I guess the lesson here is that, while Italians have some quirks that can be frustrating, they are also endearing. And as a people they eat better, fuck longer, and are just undeniably more healthful than the rest of us. And though their last PM was an incompetent sexpest, at least he looked like he was having fun - better that than a "malevolent paranormal entity continually shifting between dimensions," I say.

But rather than refute Mitzman's assertion that being Italian is bad for your health, I would say that she is in an extremely privileged position - that of not having to suffer the thousand natural shocks that Italian flesh is heir to, yet also being able to live in Italy and enjoy the salubrious nature of their cuisine and culture, away from hideous lizards and binge drinking lager louts.

Perhaps she's onto something after all.

4 comments:

  1. Great entry. i wonder though, in saying that the Italian life expectancy is only a year longer than the British, i wonder if there is a way to measure the quality of life and health in those years. As, though i live in Italy, i am currently in the US with my family and i see here that people lose mobility and comfort long before they lose life, something i don't see happening as much or as frequency in the geriatric Italian population.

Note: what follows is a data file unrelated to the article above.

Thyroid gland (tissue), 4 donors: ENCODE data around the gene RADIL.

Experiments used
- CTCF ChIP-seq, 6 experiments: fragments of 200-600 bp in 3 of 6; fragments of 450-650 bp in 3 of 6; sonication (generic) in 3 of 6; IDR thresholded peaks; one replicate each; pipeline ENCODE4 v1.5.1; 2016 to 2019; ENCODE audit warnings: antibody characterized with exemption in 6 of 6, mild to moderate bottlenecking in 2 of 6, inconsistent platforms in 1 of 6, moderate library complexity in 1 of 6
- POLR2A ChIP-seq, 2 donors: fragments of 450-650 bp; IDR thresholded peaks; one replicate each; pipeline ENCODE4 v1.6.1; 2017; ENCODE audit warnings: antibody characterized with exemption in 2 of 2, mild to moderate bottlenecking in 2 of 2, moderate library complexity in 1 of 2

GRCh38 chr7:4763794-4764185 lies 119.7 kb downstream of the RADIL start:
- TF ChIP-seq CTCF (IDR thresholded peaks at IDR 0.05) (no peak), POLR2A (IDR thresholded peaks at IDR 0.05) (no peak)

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  2. 1. Ryan, how come you're married to an Italian and write twice "Georgio" instead of Giorgio?
    2. Please, stop confusing the Italians (ALL of them) with their former PM. He is just one person, not a whole people. He is responsible for his own actions which we've got nothing to do with. Do you really think many Italian 75-year-old men spend their nights attending sexual parties? We are really fed up with those clichés. What if I said most Americans are numb because their former president was a moron?

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  3. @PaxRyan: Too true. there's definitely something aspirational seeing how elderly Italians maintain their joie de vivre (and the respect of the younger population)

    @Unknown: 1. Ho sbagliato. Scusa.
    2. Berlusconi is singled out as a (well known) example of longevity and youthful behaviour, not as standing for all Italians. I feel like if you read the piece again, you might find your original conclusions to be off base - you might also find that some of the things writeen were for comic effect.

    As for your 'numb Americans' question: I was just in America and can confirm that they are all really really numb. Well spotted.

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  4. Anonymous12:15 pm

    "My wife has an infuriating knowledge of human anatomy, and a health regime that sometimes dips into the inscrutable." So you're calling her a hypochondriac but don't want a slap..? ;)

    As for David Cameron, well, is he any more of an evil grubbing lizard than Blair or Mandelson? At least you can work in Britain without having to kiss nepotistic lizard ass, unlike in Italy...
    http://www.economist.com/node/18805327